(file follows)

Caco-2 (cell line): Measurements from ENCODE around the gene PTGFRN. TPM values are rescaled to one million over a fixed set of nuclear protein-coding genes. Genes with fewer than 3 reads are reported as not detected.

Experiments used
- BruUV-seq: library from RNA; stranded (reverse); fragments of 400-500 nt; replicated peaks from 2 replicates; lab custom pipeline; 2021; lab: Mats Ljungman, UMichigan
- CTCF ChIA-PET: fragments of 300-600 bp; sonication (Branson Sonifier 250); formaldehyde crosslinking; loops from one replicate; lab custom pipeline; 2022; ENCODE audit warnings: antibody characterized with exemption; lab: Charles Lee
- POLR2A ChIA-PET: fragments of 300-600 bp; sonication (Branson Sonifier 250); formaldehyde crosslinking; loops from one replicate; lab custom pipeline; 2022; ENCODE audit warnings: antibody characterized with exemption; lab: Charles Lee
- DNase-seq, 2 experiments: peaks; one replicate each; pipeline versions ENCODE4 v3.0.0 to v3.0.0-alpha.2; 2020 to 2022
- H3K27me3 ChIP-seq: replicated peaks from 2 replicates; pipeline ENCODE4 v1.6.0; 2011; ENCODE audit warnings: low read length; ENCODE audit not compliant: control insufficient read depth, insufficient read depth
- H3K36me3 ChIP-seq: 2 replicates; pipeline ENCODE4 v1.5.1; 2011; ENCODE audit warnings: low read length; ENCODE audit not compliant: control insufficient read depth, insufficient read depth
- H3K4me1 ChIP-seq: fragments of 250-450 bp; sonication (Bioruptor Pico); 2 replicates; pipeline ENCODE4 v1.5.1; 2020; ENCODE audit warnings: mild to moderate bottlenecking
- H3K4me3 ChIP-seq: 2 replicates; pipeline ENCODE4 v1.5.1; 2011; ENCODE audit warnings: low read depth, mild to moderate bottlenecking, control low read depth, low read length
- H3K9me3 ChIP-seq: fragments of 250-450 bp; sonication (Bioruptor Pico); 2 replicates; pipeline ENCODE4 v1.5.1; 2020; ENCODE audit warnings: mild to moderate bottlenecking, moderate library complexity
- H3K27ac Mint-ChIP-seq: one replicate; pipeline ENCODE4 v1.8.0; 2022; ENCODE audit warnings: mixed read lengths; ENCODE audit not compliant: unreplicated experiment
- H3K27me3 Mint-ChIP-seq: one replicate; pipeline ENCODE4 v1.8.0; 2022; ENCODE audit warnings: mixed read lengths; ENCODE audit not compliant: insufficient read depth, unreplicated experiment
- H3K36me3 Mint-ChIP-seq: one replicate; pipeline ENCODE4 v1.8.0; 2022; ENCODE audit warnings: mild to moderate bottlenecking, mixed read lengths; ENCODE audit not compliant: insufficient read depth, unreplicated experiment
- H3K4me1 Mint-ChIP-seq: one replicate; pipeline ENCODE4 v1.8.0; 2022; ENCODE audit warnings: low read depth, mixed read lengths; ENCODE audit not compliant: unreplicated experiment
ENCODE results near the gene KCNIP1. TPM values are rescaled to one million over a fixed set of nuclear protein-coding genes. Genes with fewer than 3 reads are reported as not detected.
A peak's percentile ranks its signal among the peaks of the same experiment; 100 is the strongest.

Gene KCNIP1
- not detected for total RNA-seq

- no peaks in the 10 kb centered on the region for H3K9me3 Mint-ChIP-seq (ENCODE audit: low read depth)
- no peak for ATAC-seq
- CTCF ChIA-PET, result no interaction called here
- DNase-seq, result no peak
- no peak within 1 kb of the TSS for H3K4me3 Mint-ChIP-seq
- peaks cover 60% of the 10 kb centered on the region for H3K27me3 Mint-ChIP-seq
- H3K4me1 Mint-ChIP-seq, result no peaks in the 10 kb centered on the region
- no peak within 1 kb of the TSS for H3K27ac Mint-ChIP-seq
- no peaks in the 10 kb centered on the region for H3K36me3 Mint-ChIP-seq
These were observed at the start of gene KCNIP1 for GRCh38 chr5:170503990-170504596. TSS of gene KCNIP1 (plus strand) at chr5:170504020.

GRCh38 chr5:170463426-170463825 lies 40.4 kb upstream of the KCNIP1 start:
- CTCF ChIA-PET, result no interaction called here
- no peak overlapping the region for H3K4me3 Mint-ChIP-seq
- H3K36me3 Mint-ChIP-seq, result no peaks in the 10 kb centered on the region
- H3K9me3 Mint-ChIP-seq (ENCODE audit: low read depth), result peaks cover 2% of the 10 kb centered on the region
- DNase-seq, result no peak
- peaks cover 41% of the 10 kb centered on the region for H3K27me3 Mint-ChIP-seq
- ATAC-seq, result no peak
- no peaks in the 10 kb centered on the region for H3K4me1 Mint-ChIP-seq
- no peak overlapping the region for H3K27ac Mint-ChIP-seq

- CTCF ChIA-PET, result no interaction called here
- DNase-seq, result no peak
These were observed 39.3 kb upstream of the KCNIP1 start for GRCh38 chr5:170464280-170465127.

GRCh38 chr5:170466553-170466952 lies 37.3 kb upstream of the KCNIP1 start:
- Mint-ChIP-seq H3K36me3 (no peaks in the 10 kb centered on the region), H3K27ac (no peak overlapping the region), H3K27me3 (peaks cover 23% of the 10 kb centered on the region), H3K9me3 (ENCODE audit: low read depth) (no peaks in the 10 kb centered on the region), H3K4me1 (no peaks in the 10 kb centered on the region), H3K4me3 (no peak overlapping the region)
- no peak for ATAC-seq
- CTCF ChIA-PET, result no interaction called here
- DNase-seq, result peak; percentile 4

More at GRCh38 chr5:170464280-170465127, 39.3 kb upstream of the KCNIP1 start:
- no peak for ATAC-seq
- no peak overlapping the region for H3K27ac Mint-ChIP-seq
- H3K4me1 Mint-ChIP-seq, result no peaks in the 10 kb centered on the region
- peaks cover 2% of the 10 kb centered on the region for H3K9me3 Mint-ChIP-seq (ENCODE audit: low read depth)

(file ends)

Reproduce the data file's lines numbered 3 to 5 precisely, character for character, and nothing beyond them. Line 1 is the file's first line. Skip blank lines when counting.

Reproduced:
- BruUV-seq: library from RNA; stranded (reverse); fragments of 400-500 nt; replicated peaks from 2 replicates; lab custom pipeline; 2021; lab: Mats Ljungman, UMichigan
- CTCF ChIA-PET: fragments of 300-600 bp; sonication (Branson Sonifier 250); formaldehyde crosslinking; loops from one replicate; lab custom pipeline; 2022; ENCODE audit warnings: antibody characterized with exemption; lab: Charles Lee
- POLR2A ChIA-PET: fragments of 300-600 bp; sonication (Branson Sonifier 250); formaldehyde crosslinking; loops from one replicate; lab custom pipeline; 2022; ENCODE audit warnings: antibody characterized with exemption; lab: Charles Lee